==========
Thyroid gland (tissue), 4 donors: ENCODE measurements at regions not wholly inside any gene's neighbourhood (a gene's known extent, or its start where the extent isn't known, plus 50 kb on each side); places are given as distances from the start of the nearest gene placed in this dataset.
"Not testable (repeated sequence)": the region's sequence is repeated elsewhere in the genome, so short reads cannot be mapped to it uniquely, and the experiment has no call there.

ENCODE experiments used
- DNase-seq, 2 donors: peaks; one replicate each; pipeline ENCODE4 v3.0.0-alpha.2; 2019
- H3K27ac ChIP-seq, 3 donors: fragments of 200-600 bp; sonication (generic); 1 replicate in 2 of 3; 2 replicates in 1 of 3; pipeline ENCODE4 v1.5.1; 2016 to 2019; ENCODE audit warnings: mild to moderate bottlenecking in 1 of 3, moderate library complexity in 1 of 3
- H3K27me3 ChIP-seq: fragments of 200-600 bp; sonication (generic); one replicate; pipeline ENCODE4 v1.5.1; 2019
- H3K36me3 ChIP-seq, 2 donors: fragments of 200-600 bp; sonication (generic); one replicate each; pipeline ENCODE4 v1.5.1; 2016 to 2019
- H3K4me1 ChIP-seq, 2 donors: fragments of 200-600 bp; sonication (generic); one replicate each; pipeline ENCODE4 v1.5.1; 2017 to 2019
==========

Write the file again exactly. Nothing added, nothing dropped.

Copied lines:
Thyroid gland (tissue), 4 donors: ENCODE measurements at regions not wholly inside any gene's neighbourhood (a gene's known extent, or its start where the extent isn't known, plus 50 kb on each side); places are given as distances from the start of the nearest gene placed in this dataset.
"Not testable (repeated sequence)": the region's sequence is repeated elsewhere in the genome, so short reads cannot be mapped to it uniquely, and the experiment has no call there.

ENCODE experiments used
- DNase-seq, 2 donors: peaks; one replicate each; pipeline ENCODE4 v3.0.0-alpha.2; 2019
- H3K27ac ChIP-seq, 3 donors: fragments of 200-600 bp; sonication (generic); 1 replicate in 2 of 3; 2 replicates in 1 of 3; pipeline ENCODE4 v1.5.1; 2016 to 2019; ENCODE audit warnings: mild to moderate bottlenecking in 1 of 3, moderate library complexity in 1 of 3
- H3K27me3 ChIP-seq: fragments of 200-600 bp; sonication (generic); one replicate; pipeline ENCODE4 v1.5.1; 2019
- H3K36me3 ChIP-seq, 2 donors: fragments of 200-600 bp; sonication (generic); one replicate each; pipeline ENCODE4 v1.5.1; 2016 to 2019
- H3K4me1 ChIP-seq, 2 donors: fragments of 200-600 bp; sonication (generic); one replicate each; pipeline ENCODE4 v1.5.1; 2017 to 2019